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Trisect each side of an equilateral triangle of side length 2 and construct an equilateral triangle on the center third of each side. Omit the side of each new triangle that was once a part of the original triangle. Repeat the trisection, construction, and omission steps on each segment formed above, creating the figure below. When this process is repeated indefinitely, a new figure is approached. The square of the area of this new figure can be written as
where p and q are relatively prime positive integers. Find p + q. ps. the figure is a koch flake. pretty sure the answer is 223, but i some conformation. thank you :)
 

 Jun 27, 2024
 #1
avatar+1075 
+1

I think it's just a glitch but the problem is missing some values. 

We need to know that the area of the square can be written as for p and q to solve this problem. 

I think the latex didn't go through. 

 

Can you please just fix the part for the equation? 

I'll try to solve it then!

 

Thanks! ::)

 Jun 27, 2024
 #2
avatar+85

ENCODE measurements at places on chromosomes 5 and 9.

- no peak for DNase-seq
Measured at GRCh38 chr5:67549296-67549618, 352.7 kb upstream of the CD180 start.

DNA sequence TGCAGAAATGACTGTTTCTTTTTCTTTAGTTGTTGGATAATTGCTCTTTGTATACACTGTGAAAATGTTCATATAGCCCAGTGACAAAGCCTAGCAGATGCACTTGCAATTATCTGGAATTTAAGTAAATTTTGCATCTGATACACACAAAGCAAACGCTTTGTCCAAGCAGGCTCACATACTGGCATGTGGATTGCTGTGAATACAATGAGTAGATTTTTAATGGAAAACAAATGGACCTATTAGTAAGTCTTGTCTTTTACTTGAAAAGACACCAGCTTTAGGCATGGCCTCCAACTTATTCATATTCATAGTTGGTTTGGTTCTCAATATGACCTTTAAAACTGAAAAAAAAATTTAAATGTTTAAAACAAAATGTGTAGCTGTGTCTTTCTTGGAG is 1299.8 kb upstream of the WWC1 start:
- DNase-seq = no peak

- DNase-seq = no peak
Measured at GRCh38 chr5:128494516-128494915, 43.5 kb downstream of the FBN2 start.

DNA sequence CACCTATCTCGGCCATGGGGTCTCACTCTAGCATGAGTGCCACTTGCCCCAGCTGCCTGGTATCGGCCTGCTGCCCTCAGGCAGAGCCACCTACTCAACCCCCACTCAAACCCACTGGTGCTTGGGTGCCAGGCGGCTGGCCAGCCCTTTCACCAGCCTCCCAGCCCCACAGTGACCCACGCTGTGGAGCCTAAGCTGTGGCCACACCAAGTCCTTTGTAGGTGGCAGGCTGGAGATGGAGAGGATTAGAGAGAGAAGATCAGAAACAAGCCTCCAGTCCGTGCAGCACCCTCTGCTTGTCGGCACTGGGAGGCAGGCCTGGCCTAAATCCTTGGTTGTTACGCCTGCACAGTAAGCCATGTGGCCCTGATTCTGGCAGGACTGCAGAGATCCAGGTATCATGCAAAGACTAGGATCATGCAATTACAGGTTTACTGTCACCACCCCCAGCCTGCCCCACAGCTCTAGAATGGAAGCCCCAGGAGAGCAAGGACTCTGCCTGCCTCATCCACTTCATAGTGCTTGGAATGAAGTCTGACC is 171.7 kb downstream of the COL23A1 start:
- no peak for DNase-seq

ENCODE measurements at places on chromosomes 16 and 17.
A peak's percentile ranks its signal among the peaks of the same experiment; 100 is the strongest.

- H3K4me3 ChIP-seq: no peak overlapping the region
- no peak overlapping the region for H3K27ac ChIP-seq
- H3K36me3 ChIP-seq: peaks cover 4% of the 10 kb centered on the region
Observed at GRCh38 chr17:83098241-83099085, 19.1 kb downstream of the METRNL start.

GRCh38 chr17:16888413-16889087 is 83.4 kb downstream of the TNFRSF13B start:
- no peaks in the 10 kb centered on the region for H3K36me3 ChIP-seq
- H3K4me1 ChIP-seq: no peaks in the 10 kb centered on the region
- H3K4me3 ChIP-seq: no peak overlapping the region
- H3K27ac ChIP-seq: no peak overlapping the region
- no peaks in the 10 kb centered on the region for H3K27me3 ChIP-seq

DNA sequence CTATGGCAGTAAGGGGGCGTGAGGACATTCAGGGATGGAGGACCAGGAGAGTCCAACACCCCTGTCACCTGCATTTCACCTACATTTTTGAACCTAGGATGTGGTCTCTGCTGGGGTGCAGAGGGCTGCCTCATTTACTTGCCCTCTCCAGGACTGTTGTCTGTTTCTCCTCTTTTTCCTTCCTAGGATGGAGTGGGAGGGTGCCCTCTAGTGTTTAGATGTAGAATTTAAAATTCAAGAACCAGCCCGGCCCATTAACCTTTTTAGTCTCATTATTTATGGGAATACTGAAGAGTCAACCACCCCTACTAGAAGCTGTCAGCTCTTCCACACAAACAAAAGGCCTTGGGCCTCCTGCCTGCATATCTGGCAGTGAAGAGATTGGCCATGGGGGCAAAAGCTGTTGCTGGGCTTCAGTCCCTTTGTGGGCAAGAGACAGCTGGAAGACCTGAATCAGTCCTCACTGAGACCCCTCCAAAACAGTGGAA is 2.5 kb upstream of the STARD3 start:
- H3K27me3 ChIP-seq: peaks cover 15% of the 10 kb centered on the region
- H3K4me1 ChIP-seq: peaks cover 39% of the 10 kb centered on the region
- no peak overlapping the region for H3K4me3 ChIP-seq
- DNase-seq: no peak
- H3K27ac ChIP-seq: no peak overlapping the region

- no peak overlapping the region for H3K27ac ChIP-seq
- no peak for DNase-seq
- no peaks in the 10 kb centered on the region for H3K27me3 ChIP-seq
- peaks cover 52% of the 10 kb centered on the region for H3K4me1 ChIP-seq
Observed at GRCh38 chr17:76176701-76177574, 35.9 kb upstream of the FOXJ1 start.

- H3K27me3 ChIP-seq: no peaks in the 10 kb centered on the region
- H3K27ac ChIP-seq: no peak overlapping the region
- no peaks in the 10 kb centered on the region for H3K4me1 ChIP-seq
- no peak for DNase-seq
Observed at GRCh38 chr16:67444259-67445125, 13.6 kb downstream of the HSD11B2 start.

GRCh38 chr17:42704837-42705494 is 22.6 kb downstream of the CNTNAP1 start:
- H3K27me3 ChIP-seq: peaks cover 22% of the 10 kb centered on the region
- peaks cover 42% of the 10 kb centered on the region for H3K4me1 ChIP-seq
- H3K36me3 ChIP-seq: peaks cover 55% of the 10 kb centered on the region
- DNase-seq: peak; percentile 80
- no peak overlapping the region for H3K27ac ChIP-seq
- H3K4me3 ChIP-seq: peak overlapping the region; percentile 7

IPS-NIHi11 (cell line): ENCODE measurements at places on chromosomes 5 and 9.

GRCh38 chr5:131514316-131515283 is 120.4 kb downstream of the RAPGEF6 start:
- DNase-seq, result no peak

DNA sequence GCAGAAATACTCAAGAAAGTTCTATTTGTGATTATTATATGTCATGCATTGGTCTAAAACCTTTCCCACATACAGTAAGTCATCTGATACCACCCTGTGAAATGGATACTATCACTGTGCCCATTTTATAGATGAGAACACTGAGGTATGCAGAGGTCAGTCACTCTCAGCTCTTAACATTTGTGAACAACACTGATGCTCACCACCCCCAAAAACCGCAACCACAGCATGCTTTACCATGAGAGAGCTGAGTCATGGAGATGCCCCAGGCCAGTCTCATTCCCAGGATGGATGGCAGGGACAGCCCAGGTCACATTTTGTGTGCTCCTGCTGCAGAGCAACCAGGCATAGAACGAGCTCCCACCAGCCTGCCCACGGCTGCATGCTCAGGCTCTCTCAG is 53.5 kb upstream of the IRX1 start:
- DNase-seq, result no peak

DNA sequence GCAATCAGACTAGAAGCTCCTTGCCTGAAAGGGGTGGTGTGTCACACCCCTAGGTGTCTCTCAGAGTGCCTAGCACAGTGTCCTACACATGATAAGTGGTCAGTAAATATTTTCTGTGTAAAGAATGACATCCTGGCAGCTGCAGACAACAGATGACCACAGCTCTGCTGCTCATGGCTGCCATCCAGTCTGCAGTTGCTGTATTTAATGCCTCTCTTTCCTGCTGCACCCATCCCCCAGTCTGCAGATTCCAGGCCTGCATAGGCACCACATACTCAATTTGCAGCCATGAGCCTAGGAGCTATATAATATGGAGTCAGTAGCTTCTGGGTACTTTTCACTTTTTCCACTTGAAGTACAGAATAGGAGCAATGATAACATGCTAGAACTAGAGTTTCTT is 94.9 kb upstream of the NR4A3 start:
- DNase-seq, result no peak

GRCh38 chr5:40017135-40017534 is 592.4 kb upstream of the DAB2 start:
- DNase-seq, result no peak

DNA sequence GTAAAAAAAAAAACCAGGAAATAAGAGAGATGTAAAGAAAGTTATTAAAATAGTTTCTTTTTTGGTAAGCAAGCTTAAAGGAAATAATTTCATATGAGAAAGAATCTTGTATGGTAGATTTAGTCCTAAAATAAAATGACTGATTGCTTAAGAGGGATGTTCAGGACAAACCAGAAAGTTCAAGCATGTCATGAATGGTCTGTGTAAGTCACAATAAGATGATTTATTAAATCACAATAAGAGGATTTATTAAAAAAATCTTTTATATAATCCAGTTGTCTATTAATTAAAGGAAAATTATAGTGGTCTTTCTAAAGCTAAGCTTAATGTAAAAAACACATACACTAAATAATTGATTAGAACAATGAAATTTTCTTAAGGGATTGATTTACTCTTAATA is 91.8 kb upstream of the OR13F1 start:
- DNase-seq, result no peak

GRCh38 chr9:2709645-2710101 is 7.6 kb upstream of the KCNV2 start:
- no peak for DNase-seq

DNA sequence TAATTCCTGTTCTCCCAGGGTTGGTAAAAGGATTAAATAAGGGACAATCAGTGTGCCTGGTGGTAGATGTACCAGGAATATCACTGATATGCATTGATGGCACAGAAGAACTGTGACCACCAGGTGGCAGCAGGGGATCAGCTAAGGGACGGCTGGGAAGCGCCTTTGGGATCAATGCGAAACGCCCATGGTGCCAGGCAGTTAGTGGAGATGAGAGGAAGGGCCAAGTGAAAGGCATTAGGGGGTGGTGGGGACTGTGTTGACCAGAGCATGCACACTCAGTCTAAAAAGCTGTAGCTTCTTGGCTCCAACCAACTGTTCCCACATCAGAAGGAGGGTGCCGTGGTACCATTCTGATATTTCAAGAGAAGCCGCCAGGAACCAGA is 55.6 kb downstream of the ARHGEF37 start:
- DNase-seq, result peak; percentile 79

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Trisect each side of an equilateral triangle of side length 2 and construct an equilateral triangle on the center third of each side. Omit the side of each new triangle that was once a part of the original triangle. Repeat the trisection, construction, and omission steps on each segment formed above, creating the figure below. When this process is repeated indefinitely, a new figure is approached. The square of the area of this new figure can be written as p/q
where p and q are relatively prime positive integers. Find p + q. ps. the figure is a koch flake. pretty sure the answer is 223, but i some conformation. thank you :)

this is the edited version. thank u :)
 

 Jul 2, 2024
 #3
avatar+1075 
+1

This is a tough questipn! It takes some thought to solve! Good one!

Now, let's note something really important first. 

The area of the koch flake can be written in the form

where a_0 was the original area and n was the iteration number. 

The limit of the area in terms of sidelength s is

 

Thus, plugging in 2, we have

\(\frac{8\sqrt3}{5}\)

 

Now, we square it and see what we get. We have

\(\frac{64(3)}{25} = \frac{192}{25}\)

 

So \(p=192; q=25\)

 

Thus, \(p+q = 25+192 = 217\)

Hmmm, I'm not sure if I'm correct. Can you explain your thought process. I think I misunderstood my own logic...

I am pretty sure I'm wrong...ummm, is there a way you can check?

 

Thanks! :)

 

~NTS

 Jul 2, 2024
edited by NotThatSmart  Jul 2, 2024
edited by NotThatSmart  Jul 2, 2024

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